" ... it's nobody's fault. No one was ever truly in charge of OpenSSL, it just sort of became the default landfill for prototypes of cryptographic inventions, and since it had everything cryptographic under the sun (somewhere, if you could find out how to use it), it also became the default source of cryptographic functionality."
...and nobody's ever going to get fired for making mistakes
"I'm sure more than one person has thought 'Nobody ever got fired for using OpenSSL'. And that is why everybody is panicking on the Internet as I write this. This bug was pretty bad, even as bugs in OpenSSL go, but my co-columnist at ACM Queue, Kode Vicious, managed to find a silver lining.
"Because they used a 'short' integer, only 64 kilobytes worth of secrets are exposed. And that is not the first nor will it be the last serious bug in OpenSSL, and, therefore, OpenSSL must die, for it will never get any better.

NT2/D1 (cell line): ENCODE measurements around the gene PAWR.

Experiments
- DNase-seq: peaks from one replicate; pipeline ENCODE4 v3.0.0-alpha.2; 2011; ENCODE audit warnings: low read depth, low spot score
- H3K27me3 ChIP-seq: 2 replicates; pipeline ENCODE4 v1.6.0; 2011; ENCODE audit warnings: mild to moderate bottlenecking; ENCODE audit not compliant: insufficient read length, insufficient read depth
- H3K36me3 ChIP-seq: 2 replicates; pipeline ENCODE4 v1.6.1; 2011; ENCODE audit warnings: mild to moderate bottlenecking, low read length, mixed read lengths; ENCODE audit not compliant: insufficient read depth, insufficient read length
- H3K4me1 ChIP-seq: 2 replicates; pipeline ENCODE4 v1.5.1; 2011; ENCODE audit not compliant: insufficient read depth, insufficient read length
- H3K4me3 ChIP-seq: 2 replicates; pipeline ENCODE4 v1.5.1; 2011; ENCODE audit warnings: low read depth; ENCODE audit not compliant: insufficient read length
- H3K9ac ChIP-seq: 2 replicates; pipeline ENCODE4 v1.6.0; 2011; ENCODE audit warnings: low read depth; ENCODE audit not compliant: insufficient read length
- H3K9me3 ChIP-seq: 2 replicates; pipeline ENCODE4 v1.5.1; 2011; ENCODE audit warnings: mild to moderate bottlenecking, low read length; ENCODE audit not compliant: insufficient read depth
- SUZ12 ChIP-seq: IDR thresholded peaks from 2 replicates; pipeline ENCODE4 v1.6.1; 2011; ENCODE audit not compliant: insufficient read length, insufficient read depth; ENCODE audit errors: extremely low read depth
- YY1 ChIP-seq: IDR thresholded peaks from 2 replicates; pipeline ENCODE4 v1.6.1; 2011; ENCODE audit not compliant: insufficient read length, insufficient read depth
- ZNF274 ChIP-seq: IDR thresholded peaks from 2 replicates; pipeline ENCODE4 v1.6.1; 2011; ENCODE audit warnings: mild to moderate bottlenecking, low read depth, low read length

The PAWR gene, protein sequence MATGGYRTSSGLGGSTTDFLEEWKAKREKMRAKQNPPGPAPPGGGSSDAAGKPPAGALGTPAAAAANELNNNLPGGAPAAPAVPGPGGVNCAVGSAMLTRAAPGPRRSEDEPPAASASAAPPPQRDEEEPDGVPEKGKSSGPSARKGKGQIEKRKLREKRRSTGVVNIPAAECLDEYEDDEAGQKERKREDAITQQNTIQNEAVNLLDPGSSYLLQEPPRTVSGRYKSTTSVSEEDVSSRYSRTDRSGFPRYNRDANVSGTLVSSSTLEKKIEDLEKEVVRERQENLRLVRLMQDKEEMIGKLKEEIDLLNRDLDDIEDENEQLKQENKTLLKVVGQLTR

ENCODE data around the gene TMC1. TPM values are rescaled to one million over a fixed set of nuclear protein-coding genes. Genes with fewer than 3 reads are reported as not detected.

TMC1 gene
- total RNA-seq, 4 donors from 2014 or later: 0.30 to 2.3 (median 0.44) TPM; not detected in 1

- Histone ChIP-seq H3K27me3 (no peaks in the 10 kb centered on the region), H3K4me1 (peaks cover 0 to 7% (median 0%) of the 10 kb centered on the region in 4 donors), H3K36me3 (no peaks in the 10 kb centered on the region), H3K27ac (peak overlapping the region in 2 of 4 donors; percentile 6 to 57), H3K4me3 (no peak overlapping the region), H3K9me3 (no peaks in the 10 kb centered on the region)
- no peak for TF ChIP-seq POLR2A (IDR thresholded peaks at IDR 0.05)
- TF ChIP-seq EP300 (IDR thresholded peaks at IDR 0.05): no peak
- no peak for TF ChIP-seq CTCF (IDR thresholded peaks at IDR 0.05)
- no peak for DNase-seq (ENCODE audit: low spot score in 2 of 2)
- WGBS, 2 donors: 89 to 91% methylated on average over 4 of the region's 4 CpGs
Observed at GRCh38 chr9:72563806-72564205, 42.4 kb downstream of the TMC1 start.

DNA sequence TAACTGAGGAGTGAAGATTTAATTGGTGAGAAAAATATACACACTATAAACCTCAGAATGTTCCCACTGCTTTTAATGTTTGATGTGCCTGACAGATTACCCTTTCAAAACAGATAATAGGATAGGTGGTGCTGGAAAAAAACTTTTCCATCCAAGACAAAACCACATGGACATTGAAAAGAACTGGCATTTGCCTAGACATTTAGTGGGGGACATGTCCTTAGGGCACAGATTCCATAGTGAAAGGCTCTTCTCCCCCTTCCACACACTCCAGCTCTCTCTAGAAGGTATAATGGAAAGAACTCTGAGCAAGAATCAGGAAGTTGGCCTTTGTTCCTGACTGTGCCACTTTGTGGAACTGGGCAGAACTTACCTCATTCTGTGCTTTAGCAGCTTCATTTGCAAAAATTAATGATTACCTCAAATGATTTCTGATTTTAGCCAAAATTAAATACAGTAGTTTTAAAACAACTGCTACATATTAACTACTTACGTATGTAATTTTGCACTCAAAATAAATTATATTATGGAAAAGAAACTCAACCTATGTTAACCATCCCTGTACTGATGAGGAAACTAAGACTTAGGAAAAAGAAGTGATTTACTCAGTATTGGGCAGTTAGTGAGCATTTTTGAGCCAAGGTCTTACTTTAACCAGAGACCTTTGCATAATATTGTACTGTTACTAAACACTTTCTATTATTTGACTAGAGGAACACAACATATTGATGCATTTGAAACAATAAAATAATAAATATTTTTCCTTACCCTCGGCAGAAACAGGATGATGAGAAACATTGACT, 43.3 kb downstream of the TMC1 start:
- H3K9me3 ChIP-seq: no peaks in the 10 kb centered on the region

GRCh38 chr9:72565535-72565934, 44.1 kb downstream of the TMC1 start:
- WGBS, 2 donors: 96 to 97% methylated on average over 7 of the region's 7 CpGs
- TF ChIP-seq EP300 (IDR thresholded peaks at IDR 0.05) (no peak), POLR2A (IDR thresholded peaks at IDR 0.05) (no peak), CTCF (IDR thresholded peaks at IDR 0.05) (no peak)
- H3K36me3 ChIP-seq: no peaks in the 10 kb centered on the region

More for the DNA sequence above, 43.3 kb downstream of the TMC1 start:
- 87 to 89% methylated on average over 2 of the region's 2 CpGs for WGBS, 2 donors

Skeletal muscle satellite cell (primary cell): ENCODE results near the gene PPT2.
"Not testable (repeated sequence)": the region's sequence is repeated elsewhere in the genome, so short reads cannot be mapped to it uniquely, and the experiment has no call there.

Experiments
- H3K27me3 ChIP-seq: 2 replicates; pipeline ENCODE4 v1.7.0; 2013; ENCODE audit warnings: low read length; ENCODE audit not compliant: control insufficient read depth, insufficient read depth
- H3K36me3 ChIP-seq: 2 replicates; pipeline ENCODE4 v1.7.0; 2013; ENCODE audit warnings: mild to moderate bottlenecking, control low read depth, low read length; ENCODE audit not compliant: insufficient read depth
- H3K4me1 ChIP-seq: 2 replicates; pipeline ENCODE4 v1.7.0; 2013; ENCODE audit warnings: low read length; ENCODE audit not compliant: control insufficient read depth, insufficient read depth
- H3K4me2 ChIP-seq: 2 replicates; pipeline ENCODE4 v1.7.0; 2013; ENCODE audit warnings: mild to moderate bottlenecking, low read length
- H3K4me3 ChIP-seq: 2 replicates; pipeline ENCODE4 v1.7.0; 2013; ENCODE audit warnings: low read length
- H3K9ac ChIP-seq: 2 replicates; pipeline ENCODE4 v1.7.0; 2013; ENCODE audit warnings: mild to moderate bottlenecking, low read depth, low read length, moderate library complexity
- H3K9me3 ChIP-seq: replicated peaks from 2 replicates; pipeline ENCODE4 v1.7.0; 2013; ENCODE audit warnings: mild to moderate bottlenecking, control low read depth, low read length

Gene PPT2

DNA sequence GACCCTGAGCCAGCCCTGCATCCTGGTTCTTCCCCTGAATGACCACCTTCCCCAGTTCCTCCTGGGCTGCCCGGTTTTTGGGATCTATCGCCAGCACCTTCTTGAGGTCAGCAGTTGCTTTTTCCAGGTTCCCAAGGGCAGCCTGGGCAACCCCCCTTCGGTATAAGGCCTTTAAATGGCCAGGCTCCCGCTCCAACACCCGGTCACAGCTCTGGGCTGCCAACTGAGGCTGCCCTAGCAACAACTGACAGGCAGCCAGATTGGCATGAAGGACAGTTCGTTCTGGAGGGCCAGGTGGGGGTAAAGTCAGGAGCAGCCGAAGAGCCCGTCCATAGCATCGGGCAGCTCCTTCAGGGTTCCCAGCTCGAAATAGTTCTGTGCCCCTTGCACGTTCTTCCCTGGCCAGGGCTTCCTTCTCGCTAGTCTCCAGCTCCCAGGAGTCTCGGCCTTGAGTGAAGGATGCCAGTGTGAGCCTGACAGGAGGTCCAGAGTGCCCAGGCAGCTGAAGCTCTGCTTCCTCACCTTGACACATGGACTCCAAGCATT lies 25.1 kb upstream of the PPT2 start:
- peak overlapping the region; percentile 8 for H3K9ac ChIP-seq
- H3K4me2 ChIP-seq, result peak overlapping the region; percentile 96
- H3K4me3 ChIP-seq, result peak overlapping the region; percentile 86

"We need a well-designed API, as simple as possible to make it hard for people to use it incorrectly. And we need multiple independent quality implementations of that API, so that if one turns out to be crap, people can switch to a better one in a matter of hours."
Plus, there may be an advantage to deploying a commercial solution...
Whether OpenSSL should be switched for a commercial alternative is a contentious debate, but it's possible that doing so would greatly reduce the possibility of eyes being taken off the ball when it comes to updates.
"One main advantage of going for a commercial software provider is that they should be more concerned with updating," says Bogdan Dimitru, CTO at Bitdefender. "By opening SSL up with additional update components, everything might have been fine when it came to Heartbleed - the update would have been pushed to all of its clients and their servers and that would been the end of it.
"This is the type of thing that's more in the realm of the commercial software provider. They pay more attention to the update process - this is not the case when it comes to OpenSSL."